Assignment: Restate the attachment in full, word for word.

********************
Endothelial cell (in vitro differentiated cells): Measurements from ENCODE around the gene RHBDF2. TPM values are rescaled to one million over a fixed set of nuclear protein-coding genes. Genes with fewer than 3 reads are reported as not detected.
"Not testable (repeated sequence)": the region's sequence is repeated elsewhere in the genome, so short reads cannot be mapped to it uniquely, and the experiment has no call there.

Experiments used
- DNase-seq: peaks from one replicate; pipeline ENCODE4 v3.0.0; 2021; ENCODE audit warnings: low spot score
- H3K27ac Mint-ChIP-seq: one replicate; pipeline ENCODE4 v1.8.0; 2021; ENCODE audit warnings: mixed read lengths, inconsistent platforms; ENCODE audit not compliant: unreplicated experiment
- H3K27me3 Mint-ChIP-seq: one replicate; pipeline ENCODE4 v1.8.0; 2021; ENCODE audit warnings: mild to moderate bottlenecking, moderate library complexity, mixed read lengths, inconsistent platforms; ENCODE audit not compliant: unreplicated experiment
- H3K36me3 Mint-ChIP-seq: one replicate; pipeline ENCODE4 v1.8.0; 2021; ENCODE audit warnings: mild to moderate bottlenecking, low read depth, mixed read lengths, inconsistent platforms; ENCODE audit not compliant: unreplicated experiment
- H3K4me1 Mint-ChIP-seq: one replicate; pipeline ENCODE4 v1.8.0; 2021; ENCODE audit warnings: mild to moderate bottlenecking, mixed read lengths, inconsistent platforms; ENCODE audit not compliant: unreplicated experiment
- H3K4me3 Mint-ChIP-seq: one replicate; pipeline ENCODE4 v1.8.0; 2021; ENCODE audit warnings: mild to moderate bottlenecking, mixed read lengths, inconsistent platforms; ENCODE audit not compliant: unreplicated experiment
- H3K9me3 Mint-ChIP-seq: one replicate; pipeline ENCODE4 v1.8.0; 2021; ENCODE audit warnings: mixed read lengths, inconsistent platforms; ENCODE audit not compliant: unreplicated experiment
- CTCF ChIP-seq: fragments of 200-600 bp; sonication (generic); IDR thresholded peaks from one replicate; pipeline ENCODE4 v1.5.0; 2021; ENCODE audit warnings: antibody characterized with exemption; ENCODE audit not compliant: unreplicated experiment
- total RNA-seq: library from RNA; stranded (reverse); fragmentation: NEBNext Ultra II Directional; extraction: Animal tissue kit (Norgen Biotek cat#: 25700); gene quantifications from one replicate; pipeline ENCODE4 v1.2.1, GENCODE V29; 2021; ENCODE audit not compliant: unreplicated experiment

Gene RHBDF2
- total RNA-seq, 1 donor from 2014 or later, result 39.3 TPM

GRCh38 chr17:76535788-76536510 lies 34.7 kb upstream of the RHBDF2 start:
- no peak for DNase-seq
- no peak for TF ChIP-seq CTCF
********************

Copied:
Endothelial cell (in vitro differentiated cells): Measurements from ENCODE around the gene RHBDF2. TPM values are rescaled to one million over a fixed set of nuclear protein-coding genes. Genes with fewer than 3 reads are reported as not detected.
"Not testable (repeated sequence)": the region's sequence is repeated elsewhere in the genome, so short reads cannot be mapped to it uniquely, and the experiment has no call there.

Experiments used
- DNase-seq: peaks from one replicate; pipeline ENCODE4 v3.0.0; 2021; ENCODE audit warnings: low spot score
- H3K27ac Mint-ChIP-seq: one replicate; pipeline ENCODE4 v1.8.0; 2021; ENCODE audit warnings: mixed read lengths, inconsistent platforms; ENCODE audit not compliant: unreplicated experiment
- H3K27me3 Mint-ChIP-seq: one replicate; pipeline ENCODE4 v1.8.0; 2021; ENCODE audit warnings: mild to moderate bottlenecking, moderate library complexity, mixed read lengths, inconsistent platforms; ENCODE audit not compliant: unreplicated experiment
- H3K36me3 Mint-ChIP-seq: one replicate; pipeline ENCODE4 v1.8.0; 2021; ENCODE audit warnings: mild to moderate bottlenecking, low read depth, mixed read lengths, inconsistent platforms; ENCODE audit not compliant: unreplicated experiment
- H3K4me1 Mint-ChIP-seq: one replicate; pipeline ENCODE4 v1.8.0; 2021; ENCODE audit warnings: mild to moderate bottlenecking, mixed read lengths, inconsistent platforms; ENCODE audit not compliant: unreplicated experiment
- H3K4me3 Mint-ChIP-seq: one replicate; pipeline ENCODE4 v1.8.0; 2021; ENCODE audit warnings: mild to moderate bottlenecking, mixed read lengths, inconsistent platforms; ENCODE audit not compliant: unreplicated experiment
- H3K9me3 Mint-ChIP-seq: one replicate; pipeline ENCODE4 v1.8.0; 2021; ENCODE audit warnings: mixed read lengths, inconsistent platforms; ENCODE audit not compliant: unreplicated experiment
- CTCF ChIP-seq: fragments of 200-600 bp; sonication (generic); IDR thresholded peaks from one replicate; pipeline ENCODE4 v1.5.0; 2021; ENCODE audit warnings: antibody characterized with exemption; ENCODE audit not compliant: unreplicated experiment
- total RNA-seq: library from RNA; stranded (reverse); fragmentation: NEBNext Ultra II Directional; extraction: Animal tissue kit (Norgen Biotek cat#: 25700); gene quantifications from one replicate; pipeline ENCODE4 v1.2.1, GENCODE V29; 2021; ENCODE audit not compliant: unreplicated experiment

Gene RHBDF2
- total RNA-seq, 1 donor from 2014 or later, result 39.3 TPM

GRCh38 chr17:76535788-76536510 lies 34.7 kb upstream of the RHBDF2 start:
- no peak for DNase-seq
- no peak for TF ChIP-seq CTCF